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e-mail: scott-hauser@uiowa.edu

Release: Immediate

Renowned legal scholars gather at UI Jan. 24-25 for conference on Holmes

IOWA CITY, Iowa -- Former U.S. Attorney General Richard Thornburgh and University of Chicago law professor Martha Nussbaum will be among the nationally known legal scholars gathering at the University of Iowa College of Law to discuss the influence of famed Supreme Court Justice Oliver Wendell Holmes Jr. during a conference Friday, Jan. 24 and Saturday, Jan. 25.

"'The Path of the Law' in the 20th Century" will use the centennial anniversary of Holmes' pivotal article, "The Path of the Law," to look at the intellectual legacy of one of the most influential figures in American legal scholarship.

"The Path of the Law," published in the Harvard Law Review in 1897, became the basis for the "legal realism" school of law in the United States and continues to have profound influence on the study, teaching and practice of law, says Steven J. Burton, William G. Hammond Professor of Law at the UI and an organizer of the symposium.

Recent work in law and economics, law and society, legal history, critical legal studies, feminist legal theory, and other ideas in legal scholarship can all be traced, in some way, to groundwork laid by Holmes, Burton says.

"It's is hard to think of any essay with a greater impact on contemporary legal thought," Burton says. "Holmes is the intellectual grandfather of contemporary legal education."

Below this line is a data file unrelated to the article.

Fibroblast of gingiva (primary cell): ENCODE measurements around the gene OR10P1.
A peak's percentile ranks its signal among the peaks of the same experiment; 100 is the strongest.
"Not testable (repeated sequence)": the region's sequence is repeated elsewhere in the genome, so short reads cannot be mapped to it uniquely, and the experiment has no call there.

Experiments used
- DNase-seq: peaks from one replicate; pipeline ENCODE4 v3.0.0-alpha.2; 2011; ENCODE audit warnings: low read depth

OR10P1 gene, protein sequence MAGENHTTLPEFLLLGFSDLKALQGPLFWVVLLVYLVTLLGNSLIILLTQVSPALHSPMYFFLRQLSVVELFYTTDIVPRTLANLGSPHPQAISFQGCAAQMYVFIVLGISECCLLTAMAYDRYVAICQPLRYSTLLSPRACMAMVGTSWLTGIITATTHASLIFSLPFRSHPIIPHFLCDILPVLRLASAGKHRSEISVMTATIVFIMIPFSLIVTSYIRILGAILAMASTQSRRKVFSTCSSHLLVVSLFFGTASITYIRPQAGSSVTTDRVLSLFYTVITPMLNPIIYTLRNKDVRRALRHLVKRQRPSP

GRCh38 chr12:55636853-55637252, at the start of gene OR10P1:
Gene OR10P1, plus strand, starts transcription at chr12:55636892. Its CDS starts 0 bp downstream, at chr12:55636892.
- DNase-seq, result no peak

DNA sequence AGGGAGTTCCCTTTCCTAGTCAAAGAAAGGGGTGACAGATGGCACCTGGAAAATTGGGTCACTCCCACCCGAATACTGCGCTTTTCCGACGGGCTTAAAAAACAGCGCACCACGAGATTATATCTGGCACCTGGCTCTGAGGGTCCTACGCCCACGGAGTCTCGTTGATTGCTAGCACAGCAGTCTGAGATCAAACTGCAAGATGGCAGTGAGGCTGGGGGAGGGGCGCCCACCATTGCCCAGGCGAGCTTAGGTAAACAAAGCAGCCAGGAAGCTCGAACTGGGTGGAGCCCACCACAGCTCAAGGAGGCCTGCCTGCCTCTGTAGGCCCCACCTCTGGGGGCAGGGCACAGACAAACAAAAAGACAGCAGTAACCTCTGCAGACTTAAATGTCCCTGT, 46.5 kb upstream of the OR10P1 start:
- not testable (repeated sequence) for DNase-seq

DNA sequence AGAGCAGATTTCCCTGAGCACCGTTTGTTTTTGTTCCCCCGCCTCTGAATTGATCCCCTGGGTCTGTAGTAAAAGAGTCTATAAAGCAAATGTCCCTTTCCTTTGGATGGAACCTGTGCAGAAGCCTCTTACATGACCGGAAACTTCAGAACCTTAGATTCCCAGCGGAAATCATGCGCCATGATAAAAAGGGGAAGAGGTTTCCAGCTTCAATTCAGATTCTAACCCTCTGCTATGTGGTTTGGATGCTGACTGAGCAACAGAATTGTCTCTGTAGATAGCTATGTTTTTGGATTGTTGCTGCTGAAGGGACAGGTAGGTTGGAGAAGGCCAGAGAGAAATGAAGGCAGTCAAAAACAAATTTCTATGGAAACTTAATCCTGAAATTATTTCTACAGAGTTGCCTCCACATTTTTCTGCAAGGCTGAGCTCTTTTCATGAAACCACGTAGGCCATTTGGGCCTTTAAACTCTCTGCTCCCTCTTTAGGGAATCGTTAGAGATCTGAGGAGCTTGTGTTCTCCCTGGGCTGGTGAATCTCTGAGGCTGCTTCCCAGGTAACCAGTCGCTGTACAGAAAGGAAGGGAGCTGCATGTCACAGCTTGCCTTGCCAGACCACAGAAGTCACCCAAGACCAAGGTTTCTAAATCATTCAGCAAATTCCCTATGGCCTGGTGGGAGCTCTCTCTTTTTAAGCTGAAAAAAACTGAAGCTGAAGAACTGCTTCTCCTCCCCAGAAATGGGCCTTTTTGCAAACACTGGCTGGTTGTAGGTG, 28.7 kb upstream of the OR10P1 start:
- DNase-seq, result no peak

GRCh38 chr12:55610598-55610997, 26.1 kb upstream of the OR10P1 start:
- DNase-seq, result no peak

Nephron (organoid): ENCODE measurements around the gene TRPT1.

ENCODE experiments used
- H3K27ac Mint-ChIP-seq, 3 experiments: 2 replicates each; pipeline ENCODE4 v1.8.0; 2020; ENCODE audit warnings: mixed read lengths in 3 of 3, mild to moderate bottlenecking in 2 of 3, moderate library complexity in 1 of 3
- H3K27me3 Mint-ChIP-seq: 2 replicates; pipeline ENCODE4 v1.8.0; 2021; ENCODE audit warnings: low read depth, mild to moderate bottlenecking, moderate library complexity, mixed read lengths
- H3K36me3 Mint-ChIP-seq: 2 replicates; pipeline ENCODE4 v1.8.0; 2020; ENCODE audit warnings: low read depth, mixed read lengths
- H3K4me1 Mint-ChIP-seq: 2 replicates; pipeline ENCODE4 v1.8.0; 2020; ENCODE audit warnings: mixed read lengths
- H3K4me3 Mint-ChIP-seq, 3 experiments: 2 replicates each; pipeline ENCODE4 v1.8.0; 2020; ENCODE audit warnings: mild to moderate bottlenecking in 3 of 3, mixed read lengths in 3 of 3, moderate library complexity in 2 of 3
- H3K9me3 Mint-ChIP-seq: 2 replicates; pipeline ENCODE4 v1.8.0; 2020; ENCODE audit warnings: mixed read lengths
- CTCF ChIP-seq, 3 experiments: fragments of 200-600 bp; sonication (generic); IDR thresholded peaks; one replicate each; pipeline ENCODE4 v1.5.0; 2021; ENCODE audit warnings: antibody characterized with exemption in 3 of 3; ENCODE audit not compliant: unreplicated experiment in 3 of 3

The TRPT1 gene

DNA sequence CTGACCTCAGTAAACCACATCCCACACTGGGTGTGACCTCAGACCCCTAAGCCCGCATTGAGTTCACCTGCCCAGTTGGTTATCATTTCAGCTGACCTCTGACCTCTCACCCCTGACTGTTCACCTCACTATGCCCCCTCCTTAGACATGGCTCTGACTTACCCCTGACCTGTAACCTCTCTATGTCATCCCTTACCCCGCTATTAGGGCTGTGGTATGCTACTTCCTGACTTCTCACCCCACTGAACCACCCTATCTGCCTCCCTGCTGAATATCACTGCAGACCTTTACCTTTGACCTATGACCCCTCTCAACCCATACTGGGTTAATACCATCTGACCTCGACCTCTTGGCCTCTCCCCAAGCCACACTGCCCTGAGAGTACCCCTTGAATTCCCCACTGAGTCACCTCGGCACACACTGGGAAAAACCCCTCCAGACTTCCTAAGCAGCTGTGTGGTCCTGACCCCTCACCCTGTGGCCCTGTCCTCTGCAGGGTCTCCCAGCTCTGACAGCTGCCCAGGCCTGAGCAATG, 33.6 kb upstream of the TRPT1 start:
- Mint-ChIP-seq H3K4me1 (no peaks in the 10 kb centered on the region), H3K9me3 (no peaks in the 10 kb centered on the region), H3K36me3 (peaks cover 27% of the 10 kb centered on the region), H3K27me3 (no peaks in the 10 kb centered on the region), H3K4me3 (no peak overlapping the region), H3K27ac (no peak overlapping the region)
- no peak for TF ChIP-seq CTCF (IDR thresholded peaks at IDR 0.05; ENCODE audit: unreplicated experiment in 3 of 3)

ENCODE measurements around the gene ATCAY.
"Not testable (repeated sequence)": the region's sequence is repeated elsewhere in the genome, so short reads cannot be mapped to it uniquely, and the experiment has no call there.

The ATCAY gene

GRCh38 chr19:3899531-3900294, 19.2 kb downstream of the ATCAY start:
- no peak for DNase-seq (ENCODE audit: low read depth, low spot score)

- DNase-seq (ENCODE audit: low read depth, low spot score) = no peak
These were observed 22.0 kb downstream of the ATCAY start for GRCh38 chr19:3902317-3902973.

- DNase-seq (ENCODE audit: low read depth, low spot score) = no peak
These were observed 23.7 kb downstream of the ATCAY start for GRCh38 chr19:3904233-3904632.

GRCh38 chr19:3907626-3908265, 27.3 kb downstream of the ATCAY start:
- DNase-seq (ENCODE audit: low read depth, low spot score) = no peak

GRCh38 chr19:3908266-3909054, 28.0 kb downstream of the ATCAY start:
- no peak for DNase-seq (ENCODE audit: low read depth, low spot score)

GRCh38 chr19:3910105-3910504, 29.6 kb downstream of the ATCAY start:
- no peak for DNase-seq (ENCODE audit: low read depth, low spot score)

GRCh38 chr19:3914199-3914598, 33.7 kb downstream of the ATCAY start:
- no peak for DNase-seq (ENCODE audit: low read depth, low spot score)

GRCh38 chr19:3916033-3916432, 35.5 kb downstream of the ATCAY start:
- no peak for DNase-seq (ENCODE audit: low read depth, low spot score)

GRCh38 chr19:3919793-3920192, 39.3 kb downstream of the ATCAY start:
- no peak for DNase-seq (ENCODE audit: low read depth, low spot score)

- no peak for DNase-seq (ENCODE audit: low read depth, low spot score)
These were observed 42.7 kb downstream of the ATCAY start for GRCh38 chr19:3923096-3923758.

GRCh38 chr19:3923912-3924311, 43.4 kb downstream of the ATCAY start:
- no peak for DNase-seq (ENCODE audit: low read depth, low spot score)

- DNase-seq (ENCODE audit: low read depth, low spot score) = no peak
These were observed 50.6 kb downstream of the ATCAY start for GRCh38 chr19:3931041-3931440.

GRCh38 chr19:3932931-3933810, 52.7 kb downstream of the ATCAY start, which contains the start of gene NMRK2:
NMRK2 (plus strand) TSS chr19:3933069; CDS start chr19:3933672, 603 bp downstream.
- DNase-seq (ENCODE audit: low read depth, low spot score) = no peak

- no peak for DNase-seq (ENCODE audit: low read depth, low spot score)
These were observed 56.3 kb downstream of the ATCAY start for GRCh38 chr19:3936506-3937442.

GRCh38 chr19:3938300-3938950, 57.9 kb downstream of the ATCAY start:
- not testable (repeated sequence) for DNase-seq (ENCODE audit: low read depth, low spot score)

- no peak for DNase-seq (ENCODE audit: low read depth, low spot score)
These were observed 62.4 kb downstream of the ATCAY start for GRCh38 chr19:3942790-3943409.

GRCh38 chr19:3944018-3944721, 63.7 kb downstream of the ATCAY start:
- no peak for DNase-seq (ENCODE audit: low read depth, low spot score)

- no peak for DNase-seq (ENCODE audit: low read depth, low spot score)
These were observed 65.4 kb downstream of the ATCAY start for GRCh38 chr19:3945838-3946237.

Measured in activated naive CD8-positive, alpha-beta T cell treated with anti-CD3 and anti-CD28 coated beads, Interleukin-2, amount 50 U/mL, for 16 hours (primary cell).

The symposium, which is free and open to the public, is the inaugural event in the newly created Richard S. Levitt Distinguished Lectureship Series.

The symposium will begin at 1 p.m. Friday, Jan. 24 with remarks by Mary Sue Coleman, president of the UI. Papers will be presented from 1:45 p.m. to approximately 5:30 p.m.

Presentations will begin at 9 a.m. Saturday, Jan. 25 and continue until 4 p.m. All activities will take place in the Levitt Auditorium of the Boyd Law Building.

Presenters include:

-- Robert W. Gordon, Johnston Professor of Law, Yale Law School, at 1:45 p.m. Jan. 24, on "'The Path of the Law:' A Sermon and Meditation on the Lawyer's Vocation."

-- Clayton P. Gillette, Perre Bowen Professor of Law, University of Virginia School of Law, at 3:30 p.m. Jan. 24, on "The Path Dependence of the Law."

-- Martha C. Nussbaum, Ernst Freund Professor of Law and Ethics, University of Chicago Law School, at 9 a.m. Jan. 25, on "Universal and Particular: Tension or Commentary?"